Of 'Acting White' and Teaching Black

There is a distinction to be made between saying that Black males do not value education and Black males do not learn from the current American education system/culture. The first of these statements is girded by an approach that suggests a deficit in Black males. The latter suggests a deficit in the way that this country attempts to teach. Of course the first is more popular. It fits nicely with all of the pathology that we assume of the group but what results have the more expedient approach yielded? What if there is a legitimate solution to the problem of Black academic failure that could set this nation forward on a path of unprecedented achievement? Would it be worth setting aside our comfortable assumptions and shift our policies and practices?

The claim often made is that Black children, particularly boys, would rather be Lil' Wayne than Eric Holder for a fear of being accused of "acting White." The acting White theory, which the president has  taken to endorsing when addressing Black constituents, is one based on the premise that Black parents don't instill value for education in their children, resulting in a culture of antiintellectualism that has effected rates of academic achievement in the United States. It's an easy and familiar package of ideas built on conventional wisdom of Black pathology - so much so that those who perpetuate it are rarely challenged on the basis of their assertions.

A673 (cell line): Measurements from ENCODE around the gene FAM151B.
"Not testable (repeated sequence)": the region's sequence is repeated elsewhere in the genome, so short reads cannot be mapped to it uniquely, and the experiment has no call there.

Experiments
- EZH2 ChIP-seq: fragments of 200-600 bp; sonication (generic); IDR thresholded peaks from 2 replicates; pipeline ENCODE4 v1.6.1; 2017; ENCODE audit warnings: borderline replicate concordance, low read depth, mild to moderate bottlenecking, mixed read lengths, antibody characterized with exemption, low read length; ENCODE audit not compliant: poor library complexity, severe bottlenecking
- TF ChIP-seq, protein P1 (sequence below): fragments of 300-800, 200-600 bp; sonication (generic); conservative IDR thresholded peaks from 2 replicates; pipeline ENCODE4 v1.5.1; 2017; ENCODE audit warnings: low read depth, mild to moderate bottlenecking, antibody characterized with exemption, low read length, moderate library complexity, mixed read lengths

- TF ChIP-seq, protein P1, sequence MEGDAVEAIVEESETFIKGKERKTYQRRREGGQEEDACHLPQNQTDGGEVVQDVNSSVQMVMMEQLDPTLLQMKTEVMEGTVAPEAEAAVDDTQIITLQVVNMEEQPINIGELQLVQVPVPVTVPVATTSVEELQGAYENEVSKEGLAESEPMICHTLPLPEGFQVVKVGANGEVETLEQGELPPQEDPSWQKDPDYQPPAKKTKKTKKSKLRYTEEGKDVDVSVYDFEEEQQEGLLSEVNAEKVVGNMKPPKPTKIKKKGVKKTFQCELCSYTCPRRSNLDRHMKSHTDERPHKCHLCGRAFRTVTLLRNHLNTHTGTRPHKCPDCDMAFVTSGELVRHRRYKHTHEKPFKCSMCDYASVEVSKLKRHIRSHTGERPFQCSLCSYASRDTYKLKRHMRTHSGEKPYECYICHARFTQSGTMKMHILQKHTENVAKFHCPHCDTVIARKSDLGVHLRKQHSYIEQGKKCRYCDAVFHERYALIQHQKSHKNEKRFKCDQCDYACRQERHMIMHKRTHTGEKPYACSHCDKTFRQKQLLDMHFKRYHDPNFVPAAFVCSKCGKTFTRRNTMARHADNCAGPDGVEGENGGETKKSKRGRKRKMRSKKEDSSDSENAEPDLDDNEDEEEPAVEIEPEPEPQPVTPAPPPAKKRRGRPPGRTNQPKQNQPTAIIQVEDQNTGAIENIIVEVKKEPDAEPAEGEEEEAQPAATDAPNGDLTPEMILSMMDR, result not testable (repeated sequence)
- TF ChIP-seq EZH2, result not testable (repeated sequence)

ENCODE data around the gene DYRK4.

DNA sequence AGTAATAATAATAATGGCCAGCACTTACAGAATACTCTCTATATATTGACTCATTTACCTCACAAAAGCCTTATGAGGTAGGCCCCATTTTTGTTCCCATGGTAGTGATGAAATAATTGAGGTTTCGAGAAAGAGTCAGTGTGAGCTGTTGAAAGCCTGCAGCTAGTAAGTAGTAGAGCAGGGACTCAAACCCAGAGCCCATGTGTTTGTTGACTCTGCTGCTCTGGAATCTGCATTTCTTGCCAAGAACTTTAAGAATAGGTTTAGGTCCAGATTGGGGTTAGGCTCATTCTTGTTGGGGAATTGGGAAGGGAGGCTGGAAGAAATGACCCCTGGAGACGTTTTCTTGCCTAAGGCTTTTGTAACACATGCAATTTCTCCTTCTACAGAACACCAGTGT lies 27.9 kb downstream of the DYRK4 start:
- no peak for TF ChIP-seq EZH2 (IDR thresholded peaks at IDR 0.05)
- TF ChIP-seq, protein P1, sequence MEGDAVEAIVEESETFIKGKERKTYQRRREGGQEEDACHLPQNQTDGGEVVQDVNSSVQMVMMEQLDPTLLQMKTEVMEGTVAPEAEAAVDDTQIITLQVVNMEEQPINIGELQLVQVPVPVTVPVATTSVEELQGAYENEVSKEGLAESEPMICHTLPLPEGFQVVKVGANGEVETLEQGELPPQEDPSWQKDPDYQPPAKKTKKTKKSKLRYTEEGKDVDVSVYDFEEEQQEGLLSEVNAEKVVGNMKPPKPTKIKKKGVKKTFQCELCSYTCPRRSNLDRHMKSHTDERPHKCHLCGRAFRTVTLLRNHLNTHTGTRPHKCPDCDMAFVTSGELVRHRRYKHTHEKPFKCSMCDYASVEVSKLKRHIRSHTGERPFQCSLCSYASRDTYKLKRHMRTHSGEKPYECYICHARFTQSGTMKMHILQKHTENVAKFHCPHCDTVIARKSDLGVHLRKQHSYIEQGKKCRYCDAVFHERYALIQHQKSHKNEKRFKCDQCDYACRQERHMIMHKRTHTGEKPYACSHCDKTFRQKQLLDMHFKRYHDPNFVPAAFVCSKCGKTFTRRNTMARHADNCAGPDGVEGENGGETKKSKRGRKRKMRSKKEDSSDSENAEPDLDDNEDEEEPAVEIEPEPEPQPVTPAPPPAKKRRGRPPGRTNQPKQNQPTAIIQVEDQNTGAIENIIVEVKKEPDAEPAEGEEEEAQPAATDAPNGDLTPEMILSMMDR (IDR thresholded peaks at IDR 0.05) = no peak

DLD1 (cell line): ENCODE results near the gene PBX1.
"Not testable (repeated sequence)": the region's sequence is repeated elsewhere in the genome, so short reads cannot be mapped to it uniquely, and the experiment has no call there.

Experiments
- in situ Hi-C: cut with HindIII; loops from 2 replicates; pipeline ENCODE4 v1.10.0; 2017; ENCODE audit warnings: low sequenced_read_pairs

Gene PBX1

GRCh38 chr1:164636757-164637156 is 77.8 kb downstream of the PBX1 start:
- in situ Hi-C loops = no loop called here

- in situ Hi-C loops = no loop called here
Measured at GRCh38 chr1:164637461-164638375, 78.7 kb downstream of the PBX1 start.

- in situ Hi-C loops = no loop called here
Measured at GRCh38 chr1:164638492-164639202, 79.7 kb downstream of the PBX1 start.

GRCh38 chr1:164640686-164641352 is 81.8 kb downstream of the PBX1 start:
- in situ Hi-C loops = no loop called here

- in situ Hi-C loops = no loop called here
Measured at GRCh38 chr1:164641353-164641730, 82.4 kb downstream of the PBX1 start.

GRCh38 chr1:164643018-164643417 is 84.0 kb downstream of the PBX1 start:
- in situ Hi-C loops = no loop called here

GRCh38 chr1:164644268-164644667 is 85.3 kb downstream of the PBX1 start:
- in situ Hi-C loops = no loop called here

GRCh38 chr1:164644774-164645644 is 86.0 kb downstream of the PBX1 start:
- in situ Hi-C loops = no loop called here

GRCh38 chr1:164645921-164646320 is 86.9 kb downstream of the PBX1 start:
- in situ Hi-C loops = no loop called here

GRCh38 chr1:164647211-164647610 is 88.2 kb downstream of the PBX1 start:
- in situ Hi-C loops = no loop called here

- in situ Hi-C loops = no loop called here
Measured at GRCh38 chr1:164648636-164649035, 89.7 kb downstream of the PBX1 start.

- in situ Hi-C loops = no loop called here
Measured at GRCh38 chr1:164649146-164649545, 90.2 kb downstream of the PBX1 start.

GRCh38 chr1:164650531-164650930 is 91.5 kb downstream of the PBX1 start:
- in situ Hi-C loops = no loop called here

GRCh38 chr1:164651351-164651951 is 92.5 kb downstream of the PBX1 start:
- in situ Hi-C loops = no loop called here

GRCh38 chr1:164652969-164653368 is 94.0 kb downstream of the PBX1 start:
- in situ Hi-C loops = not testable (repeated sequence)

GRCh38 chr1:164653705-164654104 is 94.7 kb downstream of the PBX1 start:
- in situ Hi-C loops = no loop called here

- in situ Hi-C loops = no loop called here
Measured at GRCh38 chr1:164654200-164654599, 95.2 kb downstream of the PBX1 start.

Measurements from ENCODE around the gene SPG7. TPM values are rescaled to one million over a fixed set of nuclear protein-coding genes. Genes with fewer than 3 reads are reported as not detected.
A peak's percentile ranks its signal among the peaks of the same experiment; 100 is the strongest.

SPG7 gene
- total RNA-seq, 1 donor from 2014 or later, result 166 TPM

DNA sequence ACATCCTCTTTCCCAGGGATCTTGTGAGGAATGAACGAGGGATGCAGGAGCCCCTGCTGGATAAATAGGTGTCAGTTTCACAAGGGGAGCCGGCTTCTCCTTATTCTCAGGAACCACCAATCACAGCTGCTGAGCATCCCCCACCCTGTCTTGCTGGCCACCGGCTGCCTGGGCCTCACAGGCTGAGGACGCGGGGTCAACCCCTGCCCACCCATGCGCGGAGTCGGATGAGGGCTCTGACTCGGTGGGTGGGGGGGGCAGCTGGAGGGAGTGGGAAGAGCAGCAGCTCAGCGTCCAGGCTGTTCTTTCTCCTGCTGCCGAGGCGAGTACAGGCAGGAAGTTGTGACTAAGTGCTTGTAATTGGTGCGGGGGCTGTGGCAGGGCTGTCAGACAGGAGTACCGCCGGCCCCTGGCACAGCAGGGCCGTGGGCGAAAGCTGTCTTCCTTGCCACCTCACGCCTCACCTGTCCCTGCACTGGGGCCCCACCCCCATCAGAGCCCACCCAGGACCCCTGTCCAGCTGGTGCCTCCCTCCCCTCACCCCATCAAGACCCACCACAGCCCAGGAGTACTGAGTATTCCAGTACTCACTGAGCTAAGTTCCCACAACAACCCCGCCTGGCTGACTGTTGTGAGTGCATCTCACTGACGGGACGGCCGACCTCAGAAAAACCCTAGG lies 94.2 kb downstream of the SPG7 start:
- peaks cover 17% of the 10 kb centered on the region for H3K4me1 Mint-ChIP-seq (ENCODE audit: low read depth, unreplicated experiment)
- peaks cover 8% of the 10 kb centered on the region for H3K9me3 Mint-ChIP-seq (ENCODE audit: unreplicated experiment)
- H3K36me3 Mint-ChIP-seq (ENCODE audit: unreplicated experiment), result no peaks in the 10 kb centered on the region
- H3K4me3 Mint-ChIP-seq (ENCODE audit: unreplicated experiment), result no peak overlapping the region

"Who are these sick black people and where did they come from and why haven't they been parented to shut up?" ~ Bill Cosby at the 50th commemoration of the Brown vs. Board of Education Supreme Court Decision.
Cosby speaking at the Brown vs. Board celebration.
To give Black culture the benefit of the doubt, American parents seem disengaged as a whole. Furthermore, antiintellectualism is rampant within American culture. It is what got George W. Bush elected and reelected (think "Is our children learning?") Our aversion to education is what keeps people like Sarah Palin on your television screen. American antiintellectualism is what got Barack Obama labeled an elitist, latte liberal, and too professorial. With this distinctly American character flaw seemingly so prevalent, why do we place Black failure primarily at the feet of a phenomenon that we can see is universal?

The most pressing question perhaps is why it is acceptable for government officials to lecture Black Americans on what our culture is assumed to be instead of focusing on innovation in policy and advancing resources for education. 
“They might think they’ve got a pretty jump shot or a pretty good flow but our kids can’t all aspire to be LeBron or Lil Wayne. I want them aspiring to be scientists and engineers, doctors and teachers, not just ballers and rappers. I want them aspiring to be a Supreme Court Justice. I want them aspiring to be President of the United States of America.’’ ~Barack Obama speaking to the NAACP, 2009
Such a statement couches the government's responsibility to fund schools properly and develop useful policy. It ignores that sad fact that American schools don't equip Black boys to become any of the above. They teach them to be quiet, fill in the correct bubble, and walk in single-file lines.